Curled pondweed is a rhizomatous perennial herb producing a flattened, branching stem up to a meter long. The leaves are linear or oblong in shape. Only submerged leaves are produced, which are sessile, linear or oblong in shape, 25–95 mm long and 5–12 mm wide. The leaves may be bright green, olive green or (especially later in the season) brownish and have noticeably serrated margins, a feature that distinguishes them from other pondweeds. The leaves usually have wavy edges but this is not always apparent, especially on new growth. Turions occur in leaf axils and at stem tips.
Although quite variable, P. crispus is usually a straightforward plant to identify. Hybrids with various other pondweeds are recorded, but these do not usually closely resemble P. crispus.
There are described hybrids with Potamogeton trichoides (P. × bennettii Fryer), P.perfoliatus (P. × cooperi (Fryer) Fryer), P. alpinus (P. × olivaceus Baagøe ex G.Fisch.), P.lucens (P. × cadburyae Dandy & G.Taylor), P. praelongus (P. × undulatus Wolgf.), P. ochreatus (P. × jacobsii Z.Kaplan, Fehrer & Hellq.) and P. friesii (P. × lintonii Fryer).
Potamogeton crispus is native to a wide range of countries in Asia (Afghanistan, Bangladesh, Bhutan, China, India, Indonesia (Sumatra), Japan, Kazakhstan, Korea, Kyrgyzstan, Laos, Mongolia, Myanmar, Nepal, Pakistan, Russia, Tajikistan, Thailand, Turkmenistan, Uzbekistan, Vietnam); Africa, the Middle East, Australia, and Europe. It has been introduced to the Americas and New Zealand.
Curly pondweed is widespread and common across most of its native range, growing in standing and slow-flowing water including small ponds and ditches. It is strictly a lowland plant and requires fine substrates in standing or slow-flowing calcareous water. However, it is tolerant of significant nutrient pollution, and this has allowed it to persist in intensively farmed areas where more sensitive pondweeds have declined. Its production of both seed and turions makes it resistant to disturbance such as dredging, in contrast to some of the larger broad-leaved pondweeds.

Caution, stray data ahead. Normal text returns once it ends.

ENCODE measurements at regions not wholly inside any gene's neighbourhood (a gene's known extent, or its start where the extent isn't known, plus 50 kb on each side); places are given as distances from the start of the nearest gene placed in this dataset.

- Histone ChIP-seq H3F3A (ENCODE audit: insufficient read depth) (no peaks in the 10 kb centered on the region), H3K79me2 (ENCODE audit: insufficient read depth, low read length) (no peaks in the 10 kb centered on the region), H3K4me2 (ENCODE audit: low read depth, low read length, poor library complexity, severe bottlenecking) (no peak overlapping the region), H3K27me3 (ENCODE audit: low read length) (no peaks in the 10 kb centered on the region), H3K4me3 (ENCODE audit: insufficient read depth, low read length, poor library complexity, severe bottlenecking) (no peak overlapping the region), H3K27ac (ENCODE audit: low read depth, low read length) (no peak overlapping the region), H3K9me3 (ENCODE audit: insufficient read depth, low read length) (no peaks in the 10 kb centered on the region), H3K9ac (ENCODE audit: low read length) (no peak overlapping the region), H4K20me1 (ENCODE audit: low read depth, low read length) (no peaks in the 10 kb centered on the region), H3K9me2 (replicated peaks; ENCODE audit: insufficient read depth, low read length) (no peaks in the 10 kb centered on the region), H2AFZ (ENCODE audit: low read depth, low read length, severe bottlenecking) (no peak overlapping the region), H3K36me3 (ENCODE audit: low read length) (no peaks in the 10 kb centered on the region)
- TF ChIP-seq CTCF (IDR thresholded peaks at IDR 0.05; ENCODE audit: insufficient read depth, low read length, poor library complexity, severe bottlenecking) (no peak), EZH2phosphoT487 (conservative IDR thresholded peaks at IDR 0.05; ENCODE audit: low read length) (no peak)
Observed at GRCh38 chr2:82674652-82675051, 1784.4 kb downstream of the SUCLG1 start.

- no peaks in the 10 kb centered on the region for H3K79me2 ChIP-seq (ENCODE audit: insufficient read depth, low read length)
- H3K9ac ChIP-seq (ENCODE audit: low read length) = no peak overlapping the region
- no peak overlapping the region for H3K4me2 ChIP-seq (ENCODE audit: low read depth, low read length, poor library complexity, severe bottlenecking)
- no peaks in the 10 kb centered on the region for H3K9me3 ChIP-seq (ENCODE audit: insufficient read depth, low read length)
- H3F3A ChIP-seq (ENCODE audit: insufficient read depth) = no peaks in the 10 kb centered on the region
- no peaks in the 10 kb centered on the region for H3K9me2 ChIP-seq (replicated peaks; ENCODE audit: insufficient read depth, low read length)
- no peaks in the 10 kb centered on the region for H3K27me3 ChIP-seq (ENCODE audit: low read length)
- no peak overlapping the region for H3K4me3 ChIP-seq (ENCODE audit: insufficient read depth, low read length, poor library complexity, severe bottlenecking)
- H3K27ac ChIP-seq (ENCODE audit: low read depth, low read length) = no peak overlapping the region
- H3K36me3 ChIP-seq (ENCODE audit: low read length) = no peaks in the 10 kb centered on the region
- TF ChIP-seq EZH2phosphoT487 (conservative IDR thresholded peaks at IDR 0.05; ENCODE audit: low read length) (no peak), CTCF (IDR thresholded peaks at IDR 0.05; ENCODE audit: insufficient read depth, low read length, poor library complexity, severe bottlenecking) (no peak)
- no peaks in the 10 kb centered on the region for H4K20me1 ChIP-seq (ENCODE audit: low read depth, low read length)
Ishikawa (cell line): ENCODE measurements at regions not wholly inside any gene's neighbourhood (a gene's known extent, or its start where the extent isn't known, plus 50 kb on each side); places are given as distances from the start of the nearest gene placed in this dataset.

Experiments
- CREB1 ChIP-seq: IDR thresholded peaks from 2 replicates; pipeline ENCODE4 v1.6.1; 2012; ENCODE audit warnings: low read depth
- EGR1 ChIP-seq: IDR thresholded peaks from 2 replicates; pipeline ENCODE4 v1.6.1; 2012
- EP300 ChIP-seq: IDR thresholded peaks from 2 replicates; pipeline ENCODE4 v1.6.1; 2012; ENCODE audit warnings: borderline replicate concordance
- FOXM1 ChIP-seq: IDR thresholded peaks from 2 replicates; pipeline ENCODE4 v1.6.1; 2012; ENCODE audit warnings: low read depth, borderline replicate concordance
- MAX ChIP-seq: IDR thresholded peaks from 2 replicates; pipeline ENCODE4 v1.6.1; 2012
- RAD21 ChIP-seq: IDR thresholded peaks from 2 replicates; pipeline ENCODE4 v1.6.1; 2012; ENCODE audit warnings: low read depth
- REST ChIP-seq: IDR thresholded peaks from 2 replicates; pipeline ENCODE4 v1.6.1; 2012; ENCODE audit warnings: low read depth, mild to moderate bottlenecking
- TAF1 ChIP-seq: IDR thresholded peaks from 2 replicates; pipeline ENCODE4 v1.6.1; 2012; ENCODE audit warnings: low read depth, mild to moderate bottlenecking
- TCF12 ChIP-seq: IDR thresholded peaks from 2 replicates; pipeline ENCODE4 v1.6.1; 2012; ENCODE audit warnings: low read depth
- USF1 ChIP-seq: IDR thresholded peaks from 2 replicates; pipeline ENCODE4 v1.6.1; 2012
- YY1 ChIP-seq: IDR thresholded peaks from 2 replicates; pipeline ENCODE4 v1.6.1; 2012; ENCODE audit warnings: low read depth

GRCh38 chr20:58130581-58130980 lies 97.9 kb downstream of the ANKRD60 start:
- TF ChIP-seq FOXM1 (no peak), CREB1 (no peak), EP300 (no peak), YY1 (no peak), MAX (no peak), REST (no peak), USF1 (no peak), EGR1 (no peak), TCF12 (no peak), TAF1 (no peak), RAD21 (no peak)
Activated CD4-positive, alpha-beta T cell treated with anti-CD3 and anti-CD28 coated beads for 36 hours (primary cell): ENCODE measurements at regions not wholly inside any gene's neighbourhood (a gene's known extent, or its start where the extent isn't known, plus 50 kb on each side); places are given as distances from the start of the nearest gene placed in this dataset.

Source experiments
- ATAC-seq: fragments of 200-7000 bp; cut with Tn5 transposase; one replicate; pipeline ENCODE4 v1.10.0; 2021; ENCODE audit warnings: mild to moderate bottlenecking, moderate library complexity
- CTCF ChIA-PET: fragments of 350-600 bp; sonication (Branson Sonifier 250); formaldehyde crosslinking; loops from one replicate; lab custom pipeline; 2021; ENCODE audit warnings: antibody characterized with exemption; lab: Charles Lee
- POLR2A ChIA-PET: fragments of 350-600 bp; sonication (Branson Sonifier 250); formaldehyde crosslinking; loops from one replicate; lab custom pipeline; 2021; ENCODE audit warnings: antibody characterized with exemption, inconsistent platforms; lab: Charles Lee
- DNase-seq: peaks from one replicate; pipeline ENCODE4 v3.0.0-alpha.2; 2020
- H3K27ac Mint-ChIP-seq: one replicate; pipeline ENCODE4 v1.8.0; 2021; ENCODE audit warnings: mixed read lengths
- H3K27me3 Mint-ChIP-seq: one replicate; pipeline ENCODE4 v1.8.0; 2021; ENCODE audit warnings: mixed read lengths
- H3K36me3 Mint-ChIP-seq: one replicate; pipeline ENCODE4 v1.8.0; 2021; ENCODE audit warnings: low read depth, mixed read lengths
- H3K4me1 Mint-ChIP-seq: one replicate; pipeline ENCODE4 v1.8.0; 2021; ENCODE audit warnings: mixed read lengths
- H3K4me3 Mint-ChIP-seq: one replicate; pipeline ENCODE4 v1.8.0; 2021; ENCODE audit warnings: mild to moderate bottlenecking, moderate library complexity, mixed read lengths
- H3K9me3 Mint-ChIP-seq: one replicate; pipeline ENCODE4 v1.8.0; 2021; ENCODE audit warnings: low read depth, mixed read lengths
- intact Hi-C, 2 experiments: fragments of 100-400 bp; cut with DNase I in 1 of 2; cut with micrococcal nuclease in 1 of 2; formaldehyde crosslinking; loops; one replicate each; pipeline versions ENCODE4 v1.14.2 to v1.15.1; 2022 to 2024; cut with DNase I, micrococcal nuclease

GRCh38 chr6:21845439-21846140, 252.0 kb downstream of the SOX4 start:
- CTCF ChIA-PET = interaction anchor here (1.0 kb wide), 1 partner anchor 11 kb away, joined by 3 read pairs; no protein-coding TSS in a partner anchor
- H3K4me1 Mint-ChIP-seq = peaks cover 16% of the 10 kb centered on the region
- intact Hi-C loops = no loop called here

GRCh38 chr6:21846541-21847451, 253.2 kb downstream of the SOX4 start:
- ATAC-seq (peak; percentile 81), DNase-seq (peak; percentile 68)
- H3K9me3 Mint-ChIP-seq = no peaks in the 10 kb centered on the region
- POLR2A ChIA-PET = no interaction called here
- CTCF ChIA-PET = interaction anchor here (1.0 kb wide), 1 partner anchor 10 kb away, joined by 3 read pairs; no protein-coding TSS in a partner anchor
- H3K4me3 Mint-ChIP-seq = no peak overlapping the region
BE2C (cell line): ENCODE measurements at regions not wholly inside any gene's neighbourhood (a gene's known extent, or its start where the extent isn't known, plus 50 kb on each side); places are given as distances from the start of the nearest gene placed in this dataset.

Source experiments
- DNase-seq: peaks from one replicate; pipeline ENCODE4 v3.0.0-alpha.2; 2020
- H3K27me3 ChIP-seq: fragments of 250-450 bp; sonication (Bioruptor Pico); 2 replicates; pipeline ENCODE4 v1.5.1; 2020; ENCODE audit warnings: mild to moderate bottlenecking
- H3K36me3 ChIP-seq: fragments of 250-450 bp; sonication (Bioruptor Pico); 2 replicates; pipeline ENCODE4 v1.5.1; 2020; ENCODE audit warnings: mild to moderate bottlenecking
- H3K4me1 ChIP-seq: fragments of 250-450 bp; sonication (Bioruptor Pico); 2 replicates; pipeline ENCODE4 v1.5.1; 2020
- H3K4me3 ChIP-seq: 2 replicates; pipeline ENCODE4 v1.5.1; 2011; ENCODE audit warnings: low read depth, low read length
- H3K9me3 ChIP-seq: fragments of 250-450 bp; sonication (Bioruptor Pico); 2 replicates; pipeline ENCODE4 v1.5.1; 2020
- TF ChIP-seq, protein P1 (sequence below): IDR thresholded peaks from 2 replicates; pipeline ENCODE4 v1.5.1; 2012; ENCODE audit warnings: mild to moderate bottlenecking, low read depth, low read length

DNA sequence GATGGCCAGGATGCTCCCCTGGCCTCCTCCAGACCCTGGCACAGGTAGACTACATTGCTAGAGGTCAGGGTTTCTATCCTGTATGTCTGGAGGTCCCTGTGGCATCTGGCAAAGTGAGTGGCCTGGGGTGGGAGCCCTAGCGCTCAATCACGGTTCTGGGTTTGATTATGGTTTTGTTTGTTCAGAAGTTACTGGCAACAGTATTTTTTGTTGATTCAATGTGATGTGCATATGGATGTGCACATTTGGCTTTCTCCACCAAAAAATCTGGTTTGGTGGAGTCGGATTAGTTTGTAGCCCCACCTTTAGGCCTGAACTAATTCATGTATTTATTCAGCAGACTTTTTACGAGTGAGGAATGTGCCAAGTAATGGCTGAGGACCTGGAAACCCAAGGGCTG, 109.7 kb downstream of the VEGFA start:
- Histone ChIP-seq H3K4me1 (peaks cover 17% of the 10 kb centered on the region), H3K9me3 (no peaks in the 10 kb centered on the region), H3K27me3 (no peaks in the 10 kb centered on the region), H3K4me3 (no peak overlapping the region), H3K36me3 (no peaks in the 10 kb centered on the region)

This pondweed is considered an invasive species in much of North America. It was introduced to the Great Lakes and inland lakes within that region. The plant thrives in conditions normally less habitable to native plant species. It competes with native plant life and sometimes displaces it.[Citation needed] Curly pondweed may clog waterways, inhibiting aquatic recreation and is considered a nuisance in some areas.[Citation needed] It has also been introduced to South America and New Zealand.
Potamogeton crispus is sometimes cultivated as a pond plant, and generally speaking makes a good garden plant. Since it starts to die back rather early, it is probably a good idea to cut it back in July after it has flowered. In common with other pondweeds of this group it roots poorly from stem cuttings and is best propagated by division of the rhizomes or from turions. As it has proved invasive in some areas, curly pondweed should not be grown outside its native range.
- Preston C.D. (1995) Pondweeds of Great Britain and Ireland. BSBI Handbook No. 8. Botanical Society of the British Isles, London.
- Rose, Francis (2006). The Wild Flower Key. Frederick Warne & Co. pp. 491–492. ISBN 978-0-7232-5175-0.
- Flora of North America
- The Plant List: Potamogeton crispus. Royal Botanic Gardens, Kew and Missouri Botanic Gardens. Accessed November 18, 2014
- Guo Y., Haynes R.R., Hellquist C.B., Kaplan Z. 2010. Potamogeton. Flora of China, 23, 108-114. http://www.efloras.org/florataxon.aspx?flora_id=2&taxon_id=10726
- Jepson Manual Treatment
- USDA Plants Profile
- Washington Burke Museum
- Photo gallery
- GLANSIS Species FactSheet
- Species Profile- Curly Pondweed (Potamogeton crispus), National Invasive Species Information Center, United States National Agricultural Library. Lists general information and resources for Curly Pondweed.